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Out On My Own: Finding Independence

Published: 11/30/21

By Zach Jonas

Having type 1 diabetes in college can be challenging. Zach Jonas, a senior at Amherst, shares how you can navigate being alone for the first time, partying like an animal, and finding a support team.

Navigating the jump to college

When I was 18, I left my home in Kansas City to attend Amherst College in western Massachusetts, and I felt as if I lost my connection to my support network. The people whom I could trust to help me when I was hypoglycemic or having other diabetes issues – my mom, siblings, and close friends – were over a thousand miles away.

A few weeks into the semester, I ran out of insulin. Amid the exciting chaos of moving to a new place, taking new classes, meeting new people, I forgot to order my medication. How could I forget something so basic, something my life depends on?

There’s a famous graph in the diabetes world that’s shown at just about every diabetes conference, an endocrinologist once told me. It shows a sharp spike in the average A1C of individuals with type 1 diabetes at the age of 15 that doesn’t return to normal until almost 30. The point is that diabetes is the hardest to manage during this time of life. There are biological explanations, like fluctuations in hormones during puberty, but it also coincides with the moment when many people with type 1 leave their families to live alone for the first time.

On top of that, college is hard. Academic stress, alcohol, athletics, living alone, and feeling isolated – all of which affect blood sugar levels – can make living with type 1 on a college campus even harder. But there are ways to manage these problems and make life easier. Some advice I’ve received from a college friend who also has type 1 is this: “Take advantage of diabetes as much as it takes advantage of you.”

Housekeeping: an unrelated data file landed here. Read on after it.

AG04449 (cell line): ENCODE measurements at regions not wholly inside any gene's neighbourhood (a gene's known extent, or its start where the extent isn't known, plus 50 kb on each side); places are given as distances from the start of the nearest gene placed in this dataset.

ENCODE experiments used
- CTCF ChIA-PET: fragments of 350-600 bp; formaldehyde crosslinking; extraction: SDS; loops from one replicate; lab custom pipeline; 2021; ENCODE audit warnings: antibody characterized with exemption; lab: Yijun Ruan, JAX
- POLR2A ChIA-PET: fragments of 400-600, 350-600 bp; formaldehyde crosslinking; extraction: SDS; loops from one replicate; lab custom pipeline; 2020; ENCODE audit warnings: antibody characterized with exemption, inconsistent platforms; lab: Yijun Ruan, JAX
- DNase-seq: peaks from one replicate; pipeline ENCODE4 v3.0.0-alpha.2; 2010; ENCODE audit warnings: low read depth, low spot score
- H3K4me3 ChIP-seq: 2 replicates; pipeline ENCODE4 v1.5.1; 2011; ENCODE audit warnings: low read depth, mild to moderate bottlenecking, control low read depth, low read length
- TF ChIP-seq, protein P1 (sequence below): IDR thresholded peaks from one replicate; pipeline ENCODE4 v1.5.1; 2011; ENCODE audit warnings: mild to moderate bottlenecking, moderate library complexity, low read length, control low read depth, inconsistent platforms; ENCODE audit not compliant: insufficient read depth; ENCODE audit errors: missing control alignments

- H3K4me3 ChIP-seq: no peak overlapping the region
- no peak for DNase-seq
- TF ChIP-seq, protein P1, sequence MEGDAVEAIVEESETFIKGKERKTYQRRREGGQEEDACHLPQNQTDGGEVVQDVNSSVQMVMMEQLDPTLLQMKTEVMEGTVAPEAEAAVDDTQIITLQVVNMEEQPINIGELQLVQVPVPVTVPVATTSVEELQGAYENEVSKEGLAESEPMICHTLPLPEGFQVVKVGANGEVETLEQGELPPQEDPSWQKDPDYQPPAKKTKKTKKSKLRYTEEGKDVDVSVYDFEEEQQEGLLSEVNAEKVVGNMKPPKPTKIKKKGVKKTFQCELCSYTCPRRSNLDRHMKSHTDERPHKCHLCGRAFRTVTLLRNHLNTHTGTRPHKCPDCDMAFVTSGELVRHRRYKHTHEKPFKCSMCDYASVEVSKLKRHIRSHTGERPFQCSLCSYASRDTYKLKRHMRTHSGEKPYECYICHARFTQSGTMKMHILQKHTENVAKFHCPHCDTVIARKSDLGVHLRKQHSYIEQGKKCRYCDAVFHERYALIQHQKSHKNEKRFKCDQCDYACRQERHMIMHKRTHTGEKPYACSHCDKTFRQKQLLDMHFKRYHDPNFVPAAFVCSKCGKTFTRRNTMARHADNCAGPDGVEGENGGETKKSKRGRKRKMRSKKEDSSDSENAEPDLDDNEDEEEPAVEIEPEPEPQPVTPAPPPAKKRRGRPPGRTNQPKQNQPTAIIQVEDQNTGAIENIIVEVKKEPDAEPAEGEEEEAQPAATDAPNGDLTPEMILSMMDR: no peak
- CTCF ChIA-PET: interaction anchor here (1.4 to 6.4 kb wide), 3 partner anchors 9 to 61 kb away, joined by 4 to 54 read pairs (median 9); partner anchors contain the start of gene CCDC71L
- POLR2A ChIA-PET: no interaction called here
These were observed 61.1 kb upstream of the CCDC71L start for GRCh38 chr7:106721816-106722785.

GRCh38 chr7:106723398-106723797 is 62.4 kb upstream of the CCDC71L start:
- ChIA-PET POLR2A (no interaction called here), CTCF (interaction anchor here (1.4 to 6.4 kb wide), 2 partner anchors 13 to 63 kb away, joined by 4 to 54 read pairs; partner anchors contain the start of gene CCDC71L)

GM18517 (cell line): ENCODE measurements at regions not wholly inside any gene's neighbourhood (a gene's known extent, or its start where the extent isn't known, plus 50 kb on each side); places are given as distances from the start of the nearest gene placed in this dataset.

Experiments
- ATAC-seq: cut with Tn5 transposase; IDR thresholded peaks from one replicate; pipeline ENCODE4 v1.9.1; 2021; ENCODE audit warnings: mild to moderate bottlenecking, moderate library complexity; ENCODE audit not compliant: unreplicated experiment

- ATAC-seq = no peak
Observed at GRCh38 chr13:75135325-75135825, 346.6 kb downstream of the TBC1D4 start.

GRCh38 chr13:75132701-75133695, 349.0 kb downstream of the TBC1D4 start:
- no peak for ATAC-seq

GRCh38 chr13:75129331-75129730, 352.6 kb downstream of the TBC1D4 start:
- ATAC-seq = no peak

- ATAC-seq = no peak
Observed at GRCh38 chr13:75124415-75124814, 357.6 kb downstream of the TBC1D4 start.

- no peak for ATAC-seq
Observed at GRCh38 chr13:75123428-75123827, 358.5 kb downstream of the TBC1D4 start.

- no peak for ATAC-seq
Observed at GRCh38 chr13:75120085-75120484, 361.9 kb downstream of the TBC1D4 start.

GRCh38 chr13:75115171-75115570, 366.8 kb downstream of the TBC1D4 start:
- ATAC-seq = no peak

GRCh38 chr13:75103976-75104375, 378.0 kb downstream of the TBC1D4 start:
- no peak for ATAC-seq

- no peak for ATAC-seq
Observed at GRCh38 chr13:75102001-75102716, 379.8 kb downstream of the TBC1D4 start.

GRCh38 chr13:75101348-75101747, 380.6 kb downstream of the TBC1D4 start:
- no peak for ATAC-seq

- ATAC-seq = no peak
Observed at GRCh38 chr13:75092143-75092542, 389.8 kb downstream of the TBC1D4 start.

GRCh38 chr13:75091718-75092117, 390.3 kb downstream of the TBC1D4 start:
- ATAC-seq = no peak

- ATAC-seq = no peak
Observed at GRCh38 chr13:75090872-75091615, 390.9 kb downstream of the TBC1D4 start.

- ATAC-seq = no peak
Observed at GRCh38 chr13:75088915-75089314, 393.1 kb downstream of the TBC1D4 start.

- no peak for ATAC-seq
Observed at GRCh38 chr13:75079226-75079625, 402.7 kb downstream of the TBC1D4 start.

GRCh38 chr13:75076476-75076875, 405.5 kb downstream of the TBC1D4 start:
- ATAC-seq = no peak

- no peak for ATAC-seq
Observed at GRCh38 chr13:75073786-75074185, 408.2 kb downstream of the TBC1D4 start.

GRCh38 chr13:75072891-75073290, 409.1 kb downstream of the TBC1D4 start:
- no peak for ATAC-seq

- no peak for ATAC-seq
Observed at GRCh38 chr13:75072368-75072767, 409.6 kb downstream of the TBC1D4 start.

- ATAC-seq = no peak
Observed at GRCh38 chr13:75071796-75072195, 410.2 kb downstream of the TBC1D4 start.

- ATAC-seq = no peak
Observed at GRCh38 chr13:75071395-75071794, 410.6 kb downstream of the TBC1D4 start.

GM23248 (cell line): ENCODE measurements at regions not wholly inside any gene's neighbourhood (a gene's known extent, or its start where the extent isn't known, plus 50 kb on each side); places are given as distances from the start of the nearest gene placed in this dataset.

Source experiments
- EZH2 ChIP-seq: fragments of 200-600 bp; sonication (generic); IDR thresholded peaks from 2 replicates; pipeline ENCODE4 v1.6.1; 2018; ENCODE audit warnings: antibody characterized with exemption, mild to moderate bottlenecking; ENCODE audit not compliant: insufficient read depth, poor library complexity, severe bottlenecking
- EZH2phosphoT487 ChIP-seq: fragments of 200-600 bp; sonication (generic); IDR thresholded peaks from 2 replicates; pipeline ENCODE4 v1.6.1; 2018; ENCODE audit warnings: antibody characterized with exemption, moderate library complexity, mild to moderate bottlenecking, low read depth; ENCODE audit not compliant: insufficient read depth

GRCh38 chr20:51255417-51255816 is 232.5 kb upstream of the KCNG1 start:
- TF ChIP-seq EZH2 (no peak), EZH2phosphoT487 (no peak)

Getting the right accommodations

With that frame in mind, one of the first things to do at college is to request academic accommodations by contacting the disability services office (this office may have a slightly different name depending on the college). At most colleges, all you need to present is a doctor’s note or proof that you have diabetes to receive accommodations. Once you present your documentation, some colleges may have you meet with a staff member to discuss your needs.

My sophomore year, I was taking a (very) difficult final in organic chemistry when my blood sugar dropped below 50 mg/dL. My eyes were so blurry, a symptom of hypoglycemia, I could barely read the test directly in front of me. If I hadn’t used my accommodations for the final, (which allowed me 100 percent extra time), I wouldn’t have been able to finish the test. Especially since I had to wait nearly 30 minutes for my blood sugar to rise enough that I could see and think clearly again. Spending ten minutes to request accommodations at the start of the semester is worth it.

“Get accommodations. Get them all,” said Emma Smith, a master’s student at Boston College who has type 1 diabetes. “If something happens, you can fall back on them.”

“And there shouldn’t be any shame in using the accommodations that are given to you,” added Mia Eisenberg, an undergraduate student at Smith College with type 1.

Eisenberg, Smith, and I have found that our professors are usually very accommodating of our needs when it comes to managing our diabetes. Smith also recommends staying after class on the first day to let them know about your type 1 diabetes. It’s an easy way to meet professors and avoid an awkward misunderstanding if an alarm goes off in class or you pull out a phone to check the Dexcom app and your glucose levels.